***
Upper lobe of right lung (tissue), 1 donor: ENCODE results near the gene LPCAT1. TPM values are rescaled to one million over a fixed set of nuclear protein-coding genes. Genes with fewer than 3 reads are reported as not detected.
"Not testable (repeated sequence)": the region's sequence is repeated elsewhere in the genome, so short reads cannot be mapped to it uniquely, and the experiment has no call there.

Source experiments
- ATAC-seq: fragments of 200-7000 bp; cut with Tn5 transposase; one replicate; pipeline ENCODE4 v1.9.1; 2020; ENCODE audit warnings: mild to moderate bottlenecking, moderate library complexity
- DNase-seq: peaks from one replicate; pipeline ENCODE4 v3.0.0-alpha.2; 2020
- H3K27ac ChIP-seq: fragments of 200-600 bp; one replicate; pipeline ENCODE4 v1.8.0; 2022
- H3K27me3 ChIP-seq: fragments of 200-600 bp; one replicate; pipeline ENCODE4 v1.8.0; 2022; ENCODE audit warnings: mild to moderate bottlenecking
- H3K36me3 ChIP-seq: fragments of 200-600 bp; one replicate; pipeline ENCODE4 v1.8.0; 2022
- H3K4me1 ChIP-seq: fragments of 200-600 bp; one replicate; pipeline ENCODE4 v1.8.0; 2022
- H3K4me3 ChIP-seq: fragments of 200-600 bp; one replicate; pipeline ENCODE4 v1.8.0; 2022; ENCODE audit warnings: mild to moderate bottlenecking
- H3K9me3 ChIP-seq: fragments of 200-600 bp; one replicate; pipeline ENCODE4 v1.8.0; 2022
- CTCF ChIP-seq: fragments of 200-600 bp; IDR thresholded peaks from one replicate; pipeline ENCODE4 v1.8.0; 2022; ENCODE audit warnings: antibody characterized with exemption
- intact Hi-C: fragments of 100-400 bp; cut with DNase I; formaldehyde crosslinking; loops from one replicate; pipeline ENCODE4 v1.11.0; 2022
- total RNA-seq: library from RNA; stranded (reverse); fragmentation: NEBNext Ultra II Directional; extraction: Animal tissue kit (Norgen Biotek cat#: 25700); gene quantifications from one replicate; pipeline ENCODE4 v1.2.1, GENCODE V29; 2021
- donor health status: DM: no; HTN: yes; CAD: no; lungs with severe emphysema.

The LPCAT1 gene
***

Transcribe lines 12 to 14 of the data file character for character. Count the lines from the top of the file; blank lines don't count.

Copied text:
- CTCF ChIP-seq: fragments of 200-600 bp; IDR thresholded peaks from one replicate; pipeline ENCODE4 v1.8.0; 2022; ENCODE audit warnings: antibody characterized with exemption
- intact Hi-C: fragments of 100-400 bp; cut with DNase I; formaldehyde crosslinking; loops from one replicate; pipeline ENCODE4 v1.11.0; 2022
- total RNA-seq: library from RNA; stranded (reverse); fragmentation: NEBNext Ultra II Directional; extraction: Animal tissue kit (Norgen Biotek cat#: 25700); gene quantifications from one replicate; pipeline ENCODE4 v1.2.1, GENCODE V29; 2021